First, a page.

Friday, July 6, 2007

Bryan Scary and the Shredding Tears

Here's one that was released officially in October 2006 on Black and Greene Records and got very slight attention, delayed at that (always one to follow the crowd, eh?). It's a simultaneously kitschy and sophisticated mess of glam pop, on one hand like listening to David Bowie cover “See Emily Play,” on the other like listening to “Evil Woman” over and over again (not everyone loves ELO like Steve Jones, I'm sure, though if this is your thing, The Shredding Tears is a big, flamboyant blast). Bryan Scary, a New Yorker with a bigger is better sound and feel, is one of those artists whose sound stimulates the imagination and brings to mind a complementary appearance. In your mind, he may be goth or glam, a master of puppets or a childlike imitation, a great grand rock star or a na├»ve 23-year old indie kid playing pretend in his living room. To me, he is all of these, and he aims to be bigger and better because he doesn't want to believe that there's a limit to what he can do with music, nor does he want to take part in the generation that aims to get mileage while setting its own creative limit.

In an interview with 3 Quarks Daily
, Scary noted that a lot of his favorite music is much older than he is, making him unable to imagine or recreate the complete experiences of older rock styles like prog or psych because he never got to witness the performance aspect of them. He said he listens to music “with the mindset of wanting to know about what was going on around it, historically,” and this said, it's clear from his resulting album that Scary really seems to have a fascination with the grand idea of performance that is more or less lacking from today's minimalist indie scene, where anyone with a guitar can be called a musician. The closest thing we've got right now to a bona fide rock star with a stage personality and mysterious vibe is perhaps Jack White, but even the White Stripes aren't big on putting on the gigantic, highly involved production of a show that I imagine happened thirty-five years ago (like Scary, I'm also under 25 and don't know the magic of a grand rock production). Bryan Scary seems to have the title of “rock star” in mind, and while we 20-somethings don't have a Marc Bolan, Freddie Mercury or David Bowie to play the role of larger-than-life star – as opposed to larger-than-life celebrity, of which there is an abundance – we can watch musicians like Scary and his Shredding Tears act out their fantasy of filling that role.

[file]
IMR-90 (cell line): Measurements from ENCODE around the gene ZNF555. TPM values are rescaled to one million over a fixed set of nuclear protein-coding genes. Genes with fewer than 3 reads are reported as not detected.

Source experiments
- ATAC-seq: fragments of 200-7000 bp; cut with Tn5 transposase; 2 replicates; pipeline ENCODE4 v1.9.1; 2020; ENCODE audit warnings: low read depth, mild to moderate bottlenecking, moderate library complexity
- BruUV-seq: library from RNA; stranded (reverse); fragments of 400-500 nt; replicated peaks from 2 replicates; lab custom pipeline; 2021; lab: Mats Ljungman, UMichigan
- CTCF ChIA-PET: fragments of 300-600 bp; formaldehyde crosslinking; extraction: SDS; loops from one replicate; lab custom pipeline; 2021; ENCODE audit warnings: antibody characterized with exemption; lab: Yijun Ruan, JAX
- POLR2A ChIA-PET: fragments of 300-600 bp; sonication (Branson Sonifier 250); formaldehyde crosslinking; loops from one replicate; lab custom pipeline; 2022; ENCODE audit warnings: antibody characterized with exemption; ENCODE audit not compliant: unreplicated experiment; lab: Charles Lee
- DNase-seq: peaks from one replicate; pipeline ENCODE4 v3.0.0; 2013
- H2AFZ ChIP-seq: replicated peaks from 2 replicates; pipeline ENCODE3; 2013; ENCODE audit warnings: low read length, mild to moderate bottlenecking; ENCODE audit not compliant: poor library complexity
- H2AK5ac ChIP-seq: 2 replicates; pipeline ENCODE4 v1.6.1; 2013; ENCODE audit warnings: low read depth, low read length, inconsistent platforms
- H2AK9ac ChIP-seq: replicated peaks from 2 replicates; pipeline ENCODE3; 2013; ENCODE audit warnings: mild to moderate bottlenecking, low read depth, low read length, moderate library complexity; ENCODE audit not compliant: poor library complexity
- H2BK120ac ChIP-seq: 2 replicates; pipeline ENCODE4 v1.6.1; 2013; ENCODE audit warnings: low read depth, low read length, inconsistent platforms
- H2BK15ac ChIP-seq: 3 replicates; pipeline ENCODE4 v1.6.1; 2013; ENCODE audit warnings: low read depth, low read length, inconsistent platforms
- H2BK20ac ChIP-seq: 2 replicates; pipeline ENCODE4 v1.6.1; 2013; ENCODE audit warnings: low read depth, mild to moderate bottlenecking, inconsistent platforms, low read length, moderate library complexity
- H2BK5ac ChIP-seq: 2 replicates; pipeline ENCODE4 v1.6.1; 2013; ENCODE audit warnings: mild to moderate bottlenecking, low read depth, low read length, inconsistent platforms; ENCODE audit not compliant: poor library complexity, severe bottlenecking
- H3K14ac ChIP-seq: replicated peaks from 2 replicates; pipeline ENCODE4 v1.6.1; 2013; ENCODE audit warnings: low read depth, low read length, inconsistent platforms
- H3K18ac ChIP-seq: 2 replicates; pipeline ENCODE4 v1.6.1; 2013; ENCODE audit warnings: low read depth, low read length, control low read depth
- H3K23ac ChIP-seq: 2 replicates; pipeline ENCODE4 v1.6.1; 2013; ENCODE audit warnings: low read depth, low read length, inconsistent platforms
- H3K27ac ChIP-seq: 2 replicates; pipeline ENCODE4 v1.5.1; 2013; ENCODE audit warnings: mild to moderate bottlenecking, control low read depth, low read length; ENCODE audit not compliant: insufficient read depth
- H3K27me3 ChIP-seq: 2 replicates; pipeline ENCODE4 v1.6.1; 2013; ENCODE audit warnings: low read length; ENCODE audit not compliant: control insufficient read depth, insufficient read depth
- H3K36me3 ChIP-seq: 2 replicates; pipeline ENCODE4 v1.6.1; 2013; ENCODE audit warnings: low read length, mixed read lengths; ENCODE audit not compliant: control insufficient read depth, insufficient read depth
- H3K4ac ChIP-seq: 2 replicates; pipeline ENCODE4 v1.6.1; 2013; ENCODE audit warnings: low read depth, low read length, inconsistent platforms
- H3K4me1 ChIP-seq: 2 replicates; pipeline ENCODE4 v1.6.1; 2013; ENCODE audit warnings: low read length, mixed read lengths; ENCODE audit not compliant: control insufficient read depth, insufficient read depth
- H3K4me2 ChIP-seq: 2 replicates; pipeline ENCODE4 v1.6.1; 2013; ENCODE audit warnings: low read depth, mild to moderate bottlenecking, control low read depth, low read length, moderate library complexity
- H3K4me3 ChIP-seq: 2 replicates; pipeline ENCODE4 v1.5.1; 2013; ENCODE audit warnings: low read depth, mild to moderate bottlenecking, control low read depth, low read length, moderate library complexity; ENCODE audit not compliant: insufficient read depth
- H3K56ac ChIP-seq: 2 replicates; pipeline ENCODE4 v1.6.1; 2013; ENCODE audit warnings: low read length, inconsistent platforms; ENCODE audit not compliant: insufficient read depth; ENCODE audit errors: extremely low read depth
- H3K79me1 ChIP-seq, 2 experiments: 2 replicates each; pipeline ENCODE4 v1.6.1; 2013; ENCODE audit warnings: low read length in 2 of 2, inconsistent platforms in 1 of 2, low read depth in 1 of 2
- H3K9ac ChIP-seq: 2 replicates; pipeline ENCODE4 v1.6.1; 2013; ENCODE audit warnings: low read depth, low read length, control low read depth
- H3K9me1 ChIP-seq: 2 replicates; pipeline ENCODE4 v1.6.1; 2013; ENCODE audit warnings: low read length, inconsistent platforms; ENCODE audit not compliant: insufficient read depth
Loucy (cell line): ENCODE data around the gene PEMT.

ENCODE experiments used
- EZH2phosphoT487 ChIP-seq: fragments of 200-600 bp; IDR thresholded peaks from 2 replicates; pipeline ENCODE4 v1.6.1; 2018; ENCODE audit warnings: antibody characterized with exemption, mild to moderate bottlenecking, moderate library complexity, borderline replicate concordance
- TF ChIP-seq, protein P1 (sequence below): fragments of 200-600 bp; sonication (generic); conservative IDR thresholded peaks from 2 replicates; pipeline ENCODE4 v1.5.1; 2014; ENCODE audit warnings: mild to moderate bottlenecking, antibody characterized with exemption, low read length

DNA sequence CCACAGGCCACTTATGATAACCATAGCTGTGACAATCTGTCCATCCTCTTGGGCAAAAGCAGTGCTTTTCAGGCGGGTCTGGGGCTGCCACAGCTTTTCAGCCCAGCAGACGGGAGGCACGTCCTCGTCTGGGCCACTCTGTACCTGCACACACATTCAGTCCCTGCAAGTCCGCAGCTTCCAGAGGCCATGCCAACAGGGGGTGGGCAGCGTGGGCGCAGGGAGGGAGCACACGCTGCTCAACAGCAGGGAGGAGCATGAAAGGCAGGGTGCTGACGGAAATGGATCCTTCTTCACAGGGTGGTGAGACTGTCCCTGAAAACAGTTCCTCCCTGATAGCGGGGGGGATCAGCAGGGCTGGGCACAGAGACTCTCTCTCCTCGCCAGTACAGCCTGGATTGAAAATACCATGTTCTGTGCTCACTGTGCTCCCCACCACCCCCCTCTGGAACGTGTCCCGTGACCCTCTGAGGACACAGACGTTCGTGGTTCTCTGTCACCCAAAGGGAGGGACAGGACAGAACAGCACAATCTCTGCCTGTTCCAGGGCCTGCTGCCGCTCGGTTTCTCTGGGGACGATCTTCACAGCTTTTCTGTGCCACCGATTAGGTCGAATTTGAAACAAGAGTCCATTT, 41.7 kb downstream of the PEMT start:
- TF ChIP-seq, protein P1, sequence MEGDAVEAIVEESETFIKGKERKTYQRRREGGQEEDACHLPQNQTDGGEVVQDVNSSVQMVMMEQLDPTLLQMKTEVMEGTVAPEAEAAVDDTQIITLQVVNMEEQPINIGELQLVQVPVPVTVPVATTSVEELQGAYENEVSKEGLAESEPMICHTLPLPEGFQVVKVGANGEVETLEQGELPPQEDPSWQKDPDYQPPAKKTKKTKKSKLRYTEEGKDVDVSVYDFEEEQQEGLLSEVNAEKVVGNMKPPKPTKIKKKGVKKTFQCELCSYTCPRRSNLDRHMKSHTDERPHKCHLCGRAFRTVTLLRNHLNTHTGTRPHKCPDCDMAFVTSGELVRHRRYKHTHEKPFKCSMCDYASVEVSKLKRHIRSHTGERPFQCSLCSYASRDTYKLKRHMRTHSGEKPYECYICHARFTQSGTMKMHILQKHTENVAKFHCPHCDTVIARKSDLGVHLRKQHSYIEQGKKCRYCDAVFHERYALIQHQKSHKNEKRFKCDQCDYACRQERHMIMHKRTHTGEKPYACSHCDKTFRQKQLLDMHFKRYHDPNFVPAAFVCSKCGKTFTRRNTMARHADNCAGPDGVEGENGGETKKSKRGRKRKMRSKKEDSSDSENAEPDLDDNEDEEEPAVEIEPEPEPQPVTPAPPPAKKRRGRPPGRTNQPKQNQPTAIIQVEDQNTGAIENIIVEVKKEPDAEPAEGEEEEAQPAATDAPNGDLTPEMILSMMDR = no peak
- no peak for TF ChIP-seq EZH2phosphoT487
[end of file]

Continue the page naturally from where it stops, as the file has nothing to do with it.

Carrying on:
“The Up and Over Stairwell” bring to mind the Beatles' more theatrical moments or a more experimental version of “Killer Queen,” while the inviting “Operaland” also brings to mind Lennon-led late Beatles; “The Blood Club” has a sort of slinky feel to it that reminds me of a rock-opera “Minnie the Moocher,” for some reason. There's even a token “ballad” (“Desdemona's Leaving Town”) and a load of storytelling from the fabulous second person perspective. If there's anything awkward about Bryan Scary and the Shredding Tears, it's that Scary's voice tends to hover somewhere between Ted Leo and John Lennon in what varies from a high nasal wail to a gentle plea. But it works with the music, which is equally as dramatic, and begs to be let out in front of a red velvet curtain. May artists like this signal the end of bland indie pop.

Bryan Scary and the Shredding Tears - Misery Loves Company
Bryan Scary and the Shredding Tears - Desdemona's Leaving Town
Purchase The Shredding Tears


Stephen said...

China, the Aquabats have been "performing" for the past thirteen years.

China said...

Ohhhhhhh blarrgghhhh. No band wearing tights and goggles...nevermind.